In 2001 Dan Feehan, who had succeeded Jack Derica’s decisive return to its core lending activities, along with the company’s assured withdrawal from both its Rent-a-Tire and innoVentry business segments
In : selected independent pawnshops would be franchised under the Cash America brand name starting later in 1997. “By joining forces with hundreds of other quality and service-minded pawnbrokers, we will be able to reach markets beyond those served by our existing and planned company-owned stores,” COO Daniel Feehan explained. According to Mike Rapoport, an analyst with Dabnehy/Resnick, in addition to Cash America’s successful pawn business, the company was among the nation’s largest gold producers. It sold gold melted down from unredeemed, unsold jewelry on the metals exchange as bullion. “This thing makes money,” Rapoport told the Sun Sentinel.
By 1998, however, with the explosive growth of Internetrelated businesses and the U.S legitimate installment loans for Tennessee residents. economic boom taking a bite out of demand for short-term loans, Cash America began to secondguess its longstanding reliance on its core business activities. Jumping on the high-tech bandwagon, the company launched innoVentry, a strategic joint venture with Wells Fargo Bank aimed at providing a broad range of e-based financial products and services to a larger, more diverse, group of customers. Expanding on the idea of Mr. Payroll’s automated checkcashing machine, innoVentry harnessed Internet and biometric technologies to create its own signature “Rapid Payment Machine” (RPM) cash management and information access machines, to be installed in retail outlets such as Albertson’s, Kmart, Kroger, Circle K, and Wal-Mart. The investment seemed promising. Also in 1998, having tested the rent-to-own concept at four stores in the Dallas-Fort Worth area and believing there was great potential in adding to the range of services it offered to its traditional pawn customer, Cash America increased its ownership of its Rent-a-Tire subsidiary from 40 percent to 99 percent and launched an aggressive course of expansion into erica saw little return on these investments during 1999, the company’s management resolved to stay the course, promising shareholders that these new initiatives would yield positive results by the end of 2000.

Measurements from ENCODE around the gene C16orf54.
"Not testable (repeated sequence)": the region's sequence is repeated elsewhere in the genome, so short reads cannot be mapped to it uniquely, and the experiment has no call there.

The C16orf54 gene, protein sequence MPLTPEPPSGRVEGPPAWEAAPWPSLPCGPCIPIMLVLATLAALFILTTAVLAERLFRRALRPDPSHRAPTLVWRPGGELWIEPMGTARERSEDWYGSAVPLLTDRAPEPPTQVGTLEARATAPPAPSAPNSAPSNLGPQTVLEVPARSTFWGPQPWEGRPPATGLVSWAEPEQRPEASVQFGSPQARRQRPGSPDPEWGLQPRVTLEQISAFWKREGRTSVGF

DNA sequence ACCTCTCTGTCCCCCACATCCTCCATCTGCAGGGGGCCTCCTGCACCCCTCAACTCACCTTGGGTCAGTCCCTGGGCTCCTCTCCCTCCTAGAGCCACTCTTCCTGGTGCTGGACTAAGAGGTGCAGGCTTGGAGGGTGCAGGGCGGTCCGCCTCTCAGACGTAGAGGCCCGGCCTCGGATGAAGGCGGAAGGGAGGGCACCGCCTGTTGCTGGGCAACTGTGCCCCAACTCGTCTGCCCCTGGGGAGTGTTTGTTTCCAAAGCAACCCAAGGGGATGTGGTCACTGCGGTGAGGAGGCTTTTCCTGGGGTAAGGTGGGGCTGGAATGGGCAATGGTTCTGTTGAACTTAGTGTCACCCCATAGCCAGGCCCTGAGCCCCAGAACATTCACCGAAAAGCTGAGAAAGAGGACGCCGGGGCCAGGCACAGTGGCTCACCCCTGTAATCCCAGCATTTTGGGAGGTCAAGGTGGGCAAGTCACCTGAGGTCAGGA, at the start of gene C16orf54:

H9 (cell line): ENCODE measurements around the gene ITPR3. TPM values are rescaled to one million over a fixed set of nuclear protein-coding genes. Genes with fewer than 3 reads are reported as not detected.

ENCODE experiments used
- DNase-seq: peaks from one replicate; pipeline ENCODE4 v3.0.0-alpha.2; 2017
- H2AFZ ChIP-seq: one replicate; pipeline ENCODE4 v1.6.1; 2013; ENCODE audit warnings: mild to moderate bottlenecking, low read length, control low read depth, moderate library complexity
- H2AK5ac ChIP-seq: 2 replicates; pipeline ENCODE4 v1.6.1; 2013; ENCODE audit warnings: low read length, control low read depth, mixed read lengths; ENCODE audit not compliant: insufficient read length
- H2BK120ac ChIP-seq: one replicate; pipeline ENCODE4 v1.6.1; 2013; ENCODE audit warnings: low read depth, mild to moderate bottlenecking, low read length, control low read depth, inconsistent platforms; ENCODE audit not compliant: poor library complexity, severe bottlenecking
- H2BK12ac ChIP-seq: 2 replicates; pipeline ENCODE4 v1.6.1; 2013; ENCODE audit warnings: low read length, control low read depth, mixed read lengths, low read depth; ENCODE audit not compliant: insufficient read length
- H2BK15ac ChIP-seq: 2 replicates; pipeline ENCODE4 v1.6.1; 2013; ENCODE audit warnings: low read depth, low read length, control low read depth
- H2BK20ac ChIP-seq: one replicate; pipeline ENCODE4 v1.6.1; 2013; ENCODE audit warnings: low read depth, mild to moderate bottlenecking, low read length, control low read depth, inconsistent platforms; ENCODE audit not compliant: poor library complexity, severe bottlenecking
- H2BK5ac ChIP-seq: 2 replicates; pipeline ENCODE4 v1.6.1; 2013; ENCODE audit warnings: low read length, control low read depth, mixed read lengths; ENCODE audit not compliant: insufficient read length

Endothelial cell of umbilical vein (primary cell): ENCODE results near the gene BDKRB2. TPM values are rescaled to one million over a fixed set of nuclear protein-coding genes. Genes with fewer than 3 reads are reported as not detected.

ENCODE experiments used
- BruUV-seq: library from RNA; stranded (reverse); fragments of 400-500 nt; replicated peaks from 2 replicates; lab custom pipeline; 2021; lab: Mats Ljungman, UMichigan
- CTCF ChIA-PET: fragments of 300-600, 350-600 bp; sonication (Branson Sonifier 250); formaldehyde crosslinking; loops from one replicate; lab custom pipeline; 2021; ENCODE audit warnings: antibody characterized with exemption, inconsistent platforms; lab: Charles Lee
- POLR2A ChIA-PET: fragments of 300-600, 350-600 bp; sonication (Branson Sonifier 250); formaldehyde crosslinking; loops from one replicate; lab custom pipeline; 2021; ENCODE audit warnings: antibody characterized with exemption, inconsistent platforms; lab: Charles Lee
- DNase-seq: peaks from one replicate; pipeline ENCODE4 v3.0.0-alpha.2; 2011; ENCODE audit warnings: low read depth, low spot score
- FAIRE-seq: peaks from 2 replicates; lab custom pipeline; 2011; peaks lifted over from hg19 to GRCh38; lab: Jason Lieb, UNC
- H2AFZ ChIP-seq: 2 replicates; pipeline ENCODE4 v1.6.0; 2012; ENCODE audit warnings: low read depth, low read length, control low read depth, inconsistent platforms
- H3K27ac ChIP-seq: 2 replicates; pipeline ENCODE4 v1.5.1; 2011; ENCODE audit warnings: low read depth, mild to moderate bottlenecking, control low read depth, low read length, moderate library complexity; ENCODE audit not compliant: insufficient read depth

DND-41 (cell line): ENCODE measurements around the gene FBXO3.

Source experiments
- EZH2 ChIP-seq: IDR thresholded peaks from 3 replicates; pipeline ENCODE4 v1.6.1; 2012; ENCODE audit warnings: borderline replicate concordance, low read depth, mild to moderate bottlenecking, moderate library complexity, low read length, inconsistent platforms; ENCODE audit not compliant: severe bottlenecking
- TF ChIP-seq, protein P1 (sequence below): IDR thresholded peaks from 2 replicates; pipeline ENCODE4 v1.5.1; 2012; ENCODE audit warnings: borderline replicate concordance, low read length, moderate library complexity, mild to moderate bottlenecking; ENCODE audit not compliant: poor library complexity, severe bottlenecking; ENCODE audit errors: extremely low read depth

In the last years of the erica continued to grow its core business as well, keeping pace with four other publicly traded pawnshop companies, including First Cash, Inc., and EZCorp, Inc., which were vying for market share by grabbing up acquisitions. In 1998, Cash America acquired Doc Holliday’s Pawnbrokers and Jewelers, Inc., an Austin, Texasbased company with 40 locations in six states, among the largest privately owned pawnshop chains in the United States. Chairman and CEO Jack Daugherty hailed the acquisition as key to building Cash America’s presence in a variety of new and existing erica did not disclose the terms of the acquisition, the purchase price of Doc Holliday’s was estimated around $22 million. Roughly six times more than the total value of Doc Holliday’s loans, the steep price was evidence of increasing competition in the rapidly consolidating industry.
Having attempted to play the odds with broad-based diversification, by the end of 2000 Cash America’s management was forced to concede that its noncore investments were not going to pay off as expected. That year, the company reported a loss of $1.7 million, or 7 cents a share, a significant downturn, considering that it had reaped $3.9 million, or 15 cents a share, in 1999. While rededicating its resources to its pawnshop activities, the company would seek opportunities to bring in additional revenue through added fee-based financial services more compatible with its core competencies, such as money transfer, check cashing, bill payment, tax refund anticipation loans, and others. According to the new vision, Cash America would transform its image over time from a pawnshop operator to a neighborhood financial service center.